I didn’t really feel like I was transported to a Utah cave, lost in the story. I felt like I was watching a gifted artist’s interpretation of an incredible event.

An interesting development this season is the awards season trajectory of The Town, the Ben Affleck-helmed, Ben Affleck-written, Boston bank heist thriller starring Affleck and last year’s Best Actor nominee Jeremy Renner (plus Rebecca Hall, Jon Hamm, and Chris Cooper). After Affleck’s crew robs a bank managed by Hall, he approaches her to make sure she didn’t see any indentifying features to tell the police. Naturally they fall for each other, just as he is planning one last big score.

The film bowed at number 1 in mid-September with $33 million and surprisingly rapturous critical approval. As of now it’s nearly hit $92 million. The box office success and critical acclaim has thrust it into the awards race.

Oscar bloggers are predicting it for Best Picture. Warner Bros. rushed it to DVD yesterday, just three months after its release, to time it for an awards push. Every other day there’s an item about someone loving the film, like Robert Duvall.

On the other hand, in the early awards it’s only picked up Supporting Actor nods for Renner from the Golden Globes and SAG with little acknowledgment from critics groups.

But what’s the real deal, the straight talk you can only get from the Grouches? We’re here to tell you. And we think it’s hogwash.


I find the Oscar buzz for The Town puzzling. Though, to be fair, I find the slobbering critical response puzzling as well.

It’s a good movie. It’s entertaining and taut. But what people see as special elements transcending its genre just don’t work for me.

Mainly it’s the relationship between Ben Affleck and Rebecca Hall that trips me up. They don’t have any chemistry and I don’t see any reason they should be together. I suppose I can understand why she would cause him to soul search. She represents a new, positive force in his life and a way out of the criminal world that he’s been considering. But I don’t know why she sticks around with him.


And because it’s not a believable relationship it doesn’t give the film the emotional depth it intends. Which just makes it a good heist film. It’s not that it isn’t a typical Oscar film. It’s that it’s not a great film.

As for the Oscar buzz, I suspect people are looking for any box office hit to throw into the race after the way The Blind Side made bank on its way to a Best Picture nod last year. And I think that’s not a bad way to look at it because voters are probably doing the same thing. I just can’t help but think it’s more about timing than quality. If it was released in the summer, I doubt we’d be talking about it now.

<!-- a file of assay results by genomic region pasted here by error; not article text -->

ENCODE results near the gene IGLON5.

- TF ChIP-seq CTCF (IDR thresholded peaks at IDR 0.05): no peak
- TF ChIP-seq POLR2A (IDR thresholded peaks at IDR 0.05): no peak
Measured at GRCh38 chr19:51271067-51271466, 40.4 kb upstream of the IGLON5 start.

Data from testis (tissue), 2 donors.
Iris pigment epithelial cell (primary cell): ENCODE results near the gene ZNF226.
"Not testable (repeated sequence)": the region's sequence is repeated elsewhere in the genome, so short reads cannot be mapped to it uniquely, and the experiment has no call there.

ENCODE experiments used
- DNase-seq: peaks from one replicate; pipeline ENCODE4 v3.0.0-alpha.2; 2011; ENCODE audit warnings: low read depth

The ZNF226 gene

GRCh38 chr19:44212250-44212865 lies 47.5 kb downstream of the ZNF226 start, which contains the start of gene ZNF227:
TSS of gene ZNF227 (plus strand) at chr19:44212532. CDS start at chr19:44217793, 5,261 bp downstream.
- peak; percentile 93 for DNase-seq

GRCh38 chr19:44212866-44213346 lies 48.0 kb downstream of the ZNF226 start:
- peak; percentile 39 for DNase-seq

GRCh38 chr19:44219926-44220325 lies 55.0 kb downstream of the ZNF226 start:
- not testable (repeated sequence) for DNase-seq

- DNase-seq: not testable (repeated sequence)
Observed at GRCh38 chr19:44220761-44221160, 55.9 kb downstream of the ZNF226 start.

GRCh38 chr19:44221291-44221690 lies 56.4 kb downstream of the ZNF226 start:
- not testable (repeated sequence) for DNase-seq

It’s rather unfortunate (for blog purposes) that Brian, John and I all fundamentally agree about The Town, at least in the sense that we don’t really get why it is an Oscar contender.

Frankly, I don’t even think the film is particularly good genre fare, much less a good movie.  The heists don’t feel fresh and really aren’t all that interesting.  The film isn’t twisty.  John points to the poorly developed relationship between Ben Affleck and Rebecca Hall.  I’d submit that none of the relationships between the primary characters are developed.  Mostly because none of the characters are. Jeremy Renner is the stock angry young man.  There’s not really any point for Jon Hamm or Blake Lively to be in the movie.  I’m a Rebecca Hall fan, but I don’t think she’s given anything to work with here.  And Ben Affleck, I mean, I get that he’s the brains of the operation trying to make good.  But didn’t we figure that out in the first two or three scenes?

I agree with John that because The Blind Side received a nomination in the Academy’s return to ten Best Picture slots, that people are figuring on one spot being taken by a more populist movie.  I still think that despite the good box office and favorable reviews, it has a tough road to a nomination.  Thanks to all the actors named above, plus brief appearances from the likes of Chris Cooper and Pete Postlewaite, it did seem likely to pick up some steam with the SAG awards, but I don’t see too many other groups singling it out as a best movie. The Blind Side was kept in the conversation thanks to the story of Sandra Bullock’s march to victory, I’m not sure The Town has any similar sort of buoyancy.  Besides, if you are looking for a well-received movie that broke $100 million at the box office, would Shutter Island make more sense?  Ben Affleck and Jeremy Renner are well-regarded, but Martin Scorsese and Leonardo DiCaprio are a little bit more so, I’d imagine.